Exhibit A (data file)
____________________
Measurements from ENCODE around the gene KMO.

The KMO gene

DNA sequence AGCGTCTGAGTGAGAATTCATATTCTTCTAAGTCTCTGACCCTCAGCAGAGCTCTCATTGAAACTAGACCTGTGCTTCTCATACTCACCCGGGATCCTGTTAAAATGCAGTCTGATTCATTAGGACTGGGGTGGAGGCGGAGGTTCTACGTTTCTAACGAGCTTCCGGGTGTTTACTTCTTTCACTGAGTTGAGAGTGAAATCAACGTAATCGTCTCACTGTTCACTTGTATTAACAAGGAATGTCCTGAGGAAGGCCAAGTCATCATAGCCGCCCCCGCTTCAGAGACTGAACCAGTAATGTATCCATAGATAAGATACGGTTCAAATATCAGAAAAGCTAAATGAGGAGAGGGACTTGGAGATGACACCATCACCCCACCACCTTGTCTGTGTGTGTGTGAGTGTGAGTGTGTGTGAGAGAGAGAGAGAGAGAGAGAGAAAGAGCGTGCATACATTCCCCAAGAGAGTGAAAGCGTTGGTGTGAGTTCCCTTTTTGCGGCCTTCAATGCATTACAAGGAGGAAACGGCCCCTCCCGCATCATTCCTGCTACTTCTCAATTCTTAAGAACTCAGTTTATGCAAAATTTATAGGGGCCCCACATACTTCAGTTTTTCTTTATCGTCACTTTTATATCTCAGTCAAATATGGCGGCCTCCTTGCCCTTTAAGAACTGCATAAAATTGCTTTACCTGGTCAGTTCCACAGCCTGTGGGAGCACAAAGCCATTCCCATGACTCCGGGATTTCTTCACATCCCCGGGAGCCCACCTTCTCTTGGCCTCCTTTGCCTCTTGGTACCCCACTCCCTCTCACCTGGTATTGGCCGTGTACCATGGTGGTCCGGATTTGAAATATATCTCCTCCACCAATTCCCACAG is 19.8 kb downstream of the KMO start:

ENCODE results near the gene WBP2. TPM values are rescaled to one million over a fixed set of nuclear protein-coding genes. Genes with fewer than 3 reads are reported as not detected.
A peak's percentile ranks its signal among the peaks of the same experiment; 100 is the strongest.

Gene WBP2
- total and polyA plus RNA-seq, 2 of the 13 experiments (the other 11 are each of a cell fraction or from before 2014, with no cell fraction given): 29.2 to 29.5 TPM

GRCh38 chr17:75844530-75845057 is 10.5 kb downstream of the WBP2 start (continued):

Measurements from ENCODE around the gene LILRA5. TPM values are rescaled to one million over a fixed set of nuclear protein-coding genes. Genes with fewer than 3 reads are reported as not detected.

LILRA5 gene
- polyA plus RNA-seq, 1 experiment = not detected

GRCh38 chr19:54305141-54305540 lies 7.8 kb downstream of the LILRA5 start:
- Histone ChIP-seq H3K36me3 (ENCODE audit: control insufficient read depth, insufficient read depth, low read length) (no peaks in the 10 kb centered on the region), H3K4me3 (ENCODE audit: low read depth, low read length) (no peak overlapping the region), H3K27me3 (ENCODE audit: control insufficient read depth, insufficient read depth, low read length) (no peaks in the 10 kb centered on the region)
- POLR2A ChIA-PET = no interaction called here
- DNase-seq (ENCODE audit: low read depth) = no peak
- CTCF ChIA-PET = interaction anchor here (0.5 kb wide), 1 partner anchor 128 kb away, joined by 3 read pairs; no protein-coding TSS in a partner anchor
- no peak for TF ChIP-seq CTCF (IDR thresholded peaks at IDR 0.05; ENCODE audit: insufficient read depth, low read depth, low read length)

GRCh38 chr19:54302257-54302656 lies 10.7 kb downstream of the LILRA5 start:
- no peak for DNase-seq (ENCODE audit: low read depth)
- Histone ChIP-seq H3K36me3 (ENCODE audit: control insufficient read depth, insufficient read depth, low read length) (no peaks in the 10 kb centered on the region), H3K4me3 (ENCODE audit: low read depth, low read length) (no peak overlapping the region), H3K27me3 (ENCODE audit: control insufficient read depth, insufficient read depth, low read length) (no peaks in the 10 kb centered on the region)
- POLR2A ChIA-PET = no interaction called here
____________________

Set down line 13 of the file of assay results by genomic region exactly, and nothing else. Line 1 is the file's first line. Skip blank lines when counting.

- Histone ChIP-seq H3K36me3 (ENCODE audit: control insufficient read depth, insufficient read depth, low read length) (no peaks in the 10 kb centered on the region), H3K4me3 (ENCODE audit: low read depth, low read length) (no peak overlapping the region), H3K27me3 (ENCODE audit: control insufficient read depth, insufficient read depth, low read length) (no peaks in the 10 kb centered on the region)